Ampitigoda Estate is a small farm in the highlands of Uva Province in Sri Lanka, 10 km from the planter’s town of Bandarawela. Laksirigama village, in Ambadandegama, is a village community of about 150 homes where most of the community are vegetable farmers with a scattering of small tea estates. In 2013, Sarah Callaghan went to visit a friend in Ambadandegama to stay on their tea estate and farm homestay. It changed her life.
Ampitigoda Estate was an abandoned tea estate in Laksirigama – and Sarah decided to take it on and make it a working concern again. It has been an enormous task – taking over two years to get the estate functioning and productive. The whole estate had to be collar pruned in the beginning as the tea bushes had overgrown and were badly out of shape. The ditches, which are vital for a tea estate to preserve water and fertiliser, had to be redug- and in many acres totally redone. The stone terracing also had to be repaired as this stops land erosion. The whole estate had to be re-fenced to stop the wild cows enjoying the tea. This maintenance work still goes on and the estate is currently building a rain-water harvesting system to see the estate through the drought months of July, August and September. The main planting season in the Bandarawela area is end of October through November – whenever the northeast rains arrive and make the ground soft enough to plant new tea.
Although the estate is not organic, there is very careful use of chemicals and everything is thoroughly researched before it is used – to care for the people, the land and the animals that call Ampitigoda Estate their home. There are a wealth of birds and animals that can be seen all over the estate.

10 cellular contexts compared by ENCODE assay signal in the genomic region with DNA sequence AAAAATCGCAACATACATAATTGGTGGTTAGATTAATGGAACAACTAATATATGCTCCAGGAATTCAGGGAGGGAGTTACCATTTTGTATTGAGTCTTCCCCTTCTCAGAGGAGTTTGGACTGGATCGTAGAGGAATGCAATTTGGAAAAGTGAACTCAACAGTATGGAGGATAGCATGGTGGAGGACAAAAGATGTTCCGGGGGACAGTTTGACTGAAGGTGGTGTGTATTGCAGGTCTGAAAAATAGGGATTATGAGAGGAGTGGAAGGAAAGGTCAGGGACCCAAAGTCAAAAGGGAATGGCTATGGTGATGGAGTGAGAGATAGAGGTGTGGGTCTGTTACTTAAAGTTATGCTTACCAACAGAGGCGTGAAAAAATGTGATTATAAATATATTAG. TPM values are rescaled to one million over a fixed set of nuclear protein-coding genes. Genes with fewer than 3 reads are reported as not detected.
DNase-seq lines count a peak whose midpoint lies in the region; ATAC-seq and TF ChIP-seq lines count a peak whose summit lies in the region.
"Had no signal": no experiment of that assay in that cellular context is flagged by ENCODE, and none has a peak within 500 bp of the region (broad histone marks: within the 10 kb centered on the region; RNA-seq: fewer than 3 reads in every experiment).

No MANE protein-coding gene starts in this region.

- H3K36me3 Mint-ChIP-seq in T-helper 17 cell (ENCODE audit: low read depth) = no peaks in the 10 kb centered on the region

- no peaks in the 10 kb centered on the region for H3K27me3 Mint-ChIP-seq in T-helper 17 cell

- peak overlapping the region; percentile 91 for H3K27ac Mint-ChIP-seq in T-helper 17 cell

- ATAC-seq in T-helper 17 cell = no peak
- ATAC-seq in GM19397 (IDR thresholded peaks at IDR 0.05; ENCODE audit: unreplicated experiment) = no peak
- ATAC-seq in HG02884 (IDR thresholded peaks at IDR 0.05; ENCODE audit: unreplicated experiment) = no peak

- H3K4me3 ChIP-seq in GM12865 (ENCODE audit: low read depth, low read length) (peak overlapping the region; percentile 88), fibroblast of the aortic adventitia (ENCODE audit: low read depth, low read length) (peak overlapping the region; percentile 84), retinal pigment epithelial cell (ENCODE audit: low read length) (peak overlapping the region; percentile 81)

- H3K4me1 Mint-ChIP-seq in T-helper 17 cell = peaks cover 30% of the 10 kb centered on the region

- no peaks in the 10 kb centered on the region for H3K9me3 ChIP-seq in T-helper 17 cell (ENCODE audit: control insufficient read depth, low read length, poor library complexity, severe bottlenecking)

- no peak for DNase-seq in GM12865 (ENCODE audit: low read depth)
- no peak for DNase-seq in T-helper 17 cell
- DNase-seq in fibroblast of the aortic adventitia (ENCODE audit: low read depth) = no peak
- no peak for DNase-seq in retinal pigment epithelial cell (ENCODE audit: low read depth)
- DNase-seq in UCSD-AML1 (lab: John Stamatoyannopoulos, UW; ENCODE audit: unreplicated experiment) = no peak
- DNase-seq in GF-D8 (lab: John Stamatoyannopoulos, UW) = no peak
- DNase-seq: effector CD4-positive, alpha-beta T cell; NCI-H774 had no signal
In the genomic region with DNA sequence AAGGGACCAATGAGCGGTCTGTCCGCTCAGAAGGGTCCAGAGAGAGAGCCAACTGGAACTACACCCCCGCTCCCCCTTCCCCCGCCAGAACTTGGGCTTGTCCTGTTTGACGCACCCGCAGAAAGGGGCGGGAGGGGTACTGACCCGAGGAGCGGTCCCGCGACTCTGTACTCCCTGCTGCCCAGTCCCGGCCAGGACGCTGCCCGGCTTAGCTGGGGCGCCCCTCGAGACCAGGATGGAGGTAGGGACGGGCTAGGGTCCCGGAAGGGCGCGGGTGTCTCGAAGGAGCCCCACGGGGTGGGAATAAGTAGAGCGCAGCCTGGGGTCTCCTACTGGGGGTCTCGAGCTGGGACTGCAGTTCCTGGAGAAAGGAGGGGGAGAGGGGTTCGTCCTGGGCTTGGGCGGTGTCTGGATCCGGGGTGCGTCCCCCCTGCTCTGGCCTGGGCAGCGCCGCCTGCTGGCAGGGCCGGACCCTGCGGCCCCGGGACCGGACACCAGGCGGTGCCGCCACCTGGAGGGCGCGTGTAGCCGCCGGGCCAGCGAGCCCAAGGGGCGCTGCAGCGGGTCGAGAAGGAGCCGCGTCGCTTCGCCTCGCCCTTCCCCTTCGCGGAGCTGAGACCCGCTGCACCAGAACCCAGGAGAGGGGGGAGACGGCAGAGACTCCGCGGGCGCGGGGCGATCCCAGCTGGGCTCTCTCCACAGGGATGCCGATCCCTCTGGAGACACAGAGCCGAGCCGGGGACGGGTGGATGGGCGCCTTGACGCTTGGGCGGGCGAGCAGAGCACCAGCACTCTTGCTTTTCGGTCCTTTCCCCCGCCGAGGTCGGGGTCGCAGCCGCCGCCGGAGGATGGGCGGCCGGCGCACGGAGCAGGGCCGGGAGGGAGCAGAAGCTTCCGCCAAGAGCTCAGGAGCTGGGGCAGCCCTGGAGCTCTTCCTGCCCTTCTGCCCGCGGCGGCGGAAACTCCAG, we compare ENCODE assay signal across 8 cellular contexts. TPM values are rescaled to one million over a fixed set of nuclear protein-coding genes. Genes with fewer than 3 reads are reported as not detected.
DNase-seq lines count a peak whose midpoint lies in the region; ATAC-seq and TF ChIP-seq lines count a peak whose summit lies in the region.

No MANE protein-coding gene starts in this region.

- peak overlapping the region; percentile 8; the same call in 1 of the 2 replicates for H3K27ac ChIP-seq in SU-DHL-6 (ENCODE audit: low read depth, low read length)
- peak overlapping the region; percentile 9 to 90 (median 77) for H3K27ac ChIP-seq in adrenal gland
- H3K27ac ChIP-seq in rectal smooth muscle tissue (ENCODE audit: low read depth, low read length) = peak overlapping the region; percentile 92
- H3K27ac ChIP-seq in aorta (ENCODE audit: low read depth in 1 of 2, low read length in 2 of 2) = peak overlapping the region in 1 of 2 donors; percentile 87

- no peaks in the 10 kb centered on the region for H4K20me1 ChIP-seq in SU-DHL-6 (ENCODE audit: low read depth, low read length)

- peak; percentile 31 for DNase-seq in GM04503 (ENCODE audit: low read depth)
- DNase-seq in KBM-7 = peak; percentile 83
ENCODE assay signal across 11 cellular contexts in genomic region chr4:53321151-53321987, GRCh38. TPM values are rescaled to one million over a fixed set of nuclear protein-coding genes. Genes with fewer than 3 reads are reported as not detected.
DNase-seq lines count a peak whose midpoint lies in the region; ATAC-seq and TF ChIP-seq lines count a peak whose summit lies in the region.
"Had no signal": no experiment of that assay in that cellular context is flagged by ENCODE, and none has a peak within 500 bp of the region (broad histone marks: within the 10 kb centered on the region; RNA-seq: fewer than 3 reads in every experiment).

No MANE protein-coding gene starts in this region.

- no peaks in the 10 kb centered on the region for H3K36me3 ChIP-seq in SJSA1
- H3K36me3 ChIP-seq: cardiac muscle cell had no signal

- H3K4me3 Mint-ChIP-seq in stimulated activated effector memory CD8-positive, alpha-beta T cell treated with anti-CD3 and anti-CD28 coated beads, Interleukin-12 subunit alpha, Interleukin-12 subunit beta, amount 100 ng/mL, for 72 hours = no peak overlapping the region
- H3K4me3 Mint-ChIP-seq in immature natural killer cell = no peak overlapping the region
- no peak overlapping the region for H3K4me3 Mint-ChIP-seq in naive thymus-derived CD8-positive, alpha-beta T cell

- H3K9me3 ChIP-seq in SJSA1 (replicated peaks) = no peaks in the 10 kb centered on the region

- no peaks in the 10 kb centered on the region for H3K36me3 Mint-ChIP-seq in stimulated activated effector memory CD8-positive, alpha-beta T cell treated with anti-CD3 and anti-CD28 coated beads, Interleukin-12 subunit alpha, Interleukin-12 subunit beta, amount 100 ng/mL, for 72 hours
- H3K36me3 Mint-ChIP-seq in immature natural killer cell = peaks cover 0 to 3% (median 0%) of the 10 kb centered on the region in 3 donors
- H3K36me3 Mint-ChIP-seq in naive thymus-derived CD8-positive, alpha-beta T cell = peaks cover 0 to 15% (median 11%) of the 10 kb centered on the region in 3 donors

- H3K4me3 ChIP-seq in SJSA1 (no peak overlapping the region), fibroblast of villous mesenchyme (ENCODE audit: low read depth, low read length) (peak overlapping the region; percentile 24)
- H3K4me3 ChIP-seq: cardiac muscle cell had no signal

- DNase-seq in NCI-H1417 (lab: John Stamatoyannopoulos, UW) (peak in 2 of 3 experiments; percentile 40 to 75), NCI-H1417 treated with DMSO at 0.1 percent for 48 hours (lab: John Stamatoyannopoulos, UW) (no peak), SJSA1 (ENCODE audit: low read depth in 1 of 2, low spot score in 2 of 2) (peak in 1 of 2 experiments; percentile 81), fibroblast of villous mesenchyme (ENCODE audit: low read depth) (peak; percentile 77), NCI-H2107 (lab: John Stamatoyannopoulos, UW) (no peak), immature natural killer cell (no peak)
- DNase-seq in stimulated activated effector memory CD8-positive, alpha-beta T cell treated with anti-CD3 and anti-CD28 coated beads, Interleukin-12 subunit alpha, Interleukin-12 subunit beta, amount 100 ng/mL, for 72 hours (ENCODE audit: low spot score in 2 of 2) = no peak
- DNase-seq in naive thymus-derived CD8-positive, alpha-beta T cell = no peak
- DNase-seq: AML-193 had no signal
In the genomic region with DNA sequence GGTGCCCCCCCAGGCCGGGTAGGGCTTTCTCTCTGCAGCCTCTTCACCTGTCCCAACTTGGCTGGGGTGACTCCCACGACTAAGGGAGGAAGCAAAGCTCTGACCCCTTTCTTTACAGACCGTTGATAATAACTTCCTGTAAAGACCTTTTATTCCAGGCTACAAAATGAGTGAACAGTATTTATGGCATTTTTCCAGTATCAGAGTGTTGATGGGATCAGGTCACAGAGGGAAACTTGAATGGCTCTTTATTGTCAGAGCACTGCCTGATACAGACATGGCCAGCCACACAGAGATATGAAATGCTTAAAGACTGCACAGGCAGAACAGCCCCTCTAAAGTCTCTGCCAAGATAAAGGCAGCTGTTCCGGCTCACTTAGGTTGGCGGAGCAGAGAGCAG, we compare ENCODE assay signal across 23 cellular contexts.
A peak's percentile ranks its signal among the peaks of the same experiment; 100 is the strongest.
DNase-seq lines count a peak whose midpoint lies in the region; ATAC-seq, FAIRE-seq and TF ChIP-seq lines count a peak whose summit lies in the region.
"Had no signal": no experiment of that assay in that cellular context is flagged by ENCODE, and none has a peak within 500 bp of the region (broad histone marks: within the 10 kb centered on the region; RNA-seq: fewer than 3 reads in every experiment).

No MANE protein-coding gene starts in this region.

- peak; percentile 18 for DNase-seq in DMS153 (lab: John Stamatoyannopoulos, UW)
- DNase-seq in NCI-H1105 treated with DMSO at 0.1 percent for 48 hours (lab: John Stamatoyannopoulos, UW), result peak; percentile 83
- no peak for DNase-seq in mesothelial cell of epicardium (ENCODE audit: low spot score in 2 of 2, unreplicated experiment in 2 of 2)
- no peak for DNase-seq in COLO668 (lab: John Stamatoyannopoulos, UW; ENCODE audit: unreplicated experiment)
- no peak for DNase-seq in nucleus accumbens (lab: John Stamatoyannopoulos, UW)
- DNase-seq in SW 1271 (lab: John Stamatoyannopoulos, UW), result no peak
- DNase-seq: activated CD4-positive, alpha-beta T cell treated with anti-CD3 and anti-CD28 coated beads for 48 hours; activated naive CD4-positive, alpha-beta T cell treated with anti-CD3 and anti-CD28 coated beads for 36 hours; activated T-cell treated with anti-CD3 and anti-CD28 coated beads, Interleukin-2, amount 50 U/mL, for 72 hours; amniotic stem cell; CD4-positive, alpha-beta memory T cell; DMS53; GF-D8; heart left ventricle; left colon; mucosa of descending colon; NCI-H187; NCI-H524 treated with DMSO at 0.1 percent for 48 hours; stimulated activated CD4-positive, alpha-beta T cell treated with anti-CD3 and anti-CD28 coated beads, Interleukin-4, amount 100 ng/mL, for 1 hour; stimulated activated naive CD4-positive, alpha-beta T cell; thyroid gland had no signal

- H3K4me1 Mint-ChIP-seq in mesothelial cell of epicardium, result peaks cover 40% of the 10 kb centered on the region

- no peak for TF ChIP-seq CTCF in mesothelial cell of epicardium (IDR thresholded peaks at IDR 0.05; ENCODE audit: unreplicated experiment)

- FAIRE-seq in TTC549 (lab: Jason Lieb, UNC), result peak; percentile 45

For years, various previous owners had just plucked the tea and had not fertilised, pruned or cared for the tea bushes in any way, so over the years the estate had become very run down. Now the estate has come back to life and produces both tea and coffee, which is marketed under The Ceylon Company label.
Our fine Ceylon tea is traditionally picked by our team of lady tea-pickers - Kusamawattee, Laxmi Aachi, Sandia, Sirialatte - and our kangani (superintendent of tea) is Senerviratne. We currently sell two types of tea: the first is a loose black orthodox tea, which is a BOP1 (Broken Orange Pekoe first grade). We also sell teabags (twenty 2g bags in a packet), which is BOPF, the traditional Sri Lankan style (Broken Orange Pekoe Fannings). 100g of BOP1 loose tea is £3.50 (plus postage), and our teabags are £2.50 for twenty (plus postage).
Our single estate coffee is coming soon! Coffee was the first crop of Sri Lanka, before coffee blight wiped it out in the 1840s and the planters decided to try tea instead. Coffee is becoming increasingly popular in Sri Lanka, as it is a good crop for the temperate Ceylon hills and produces a complex taste with some acidity. We predict there will be more and more interest taken in single estate coffee produced in Sri Lanka.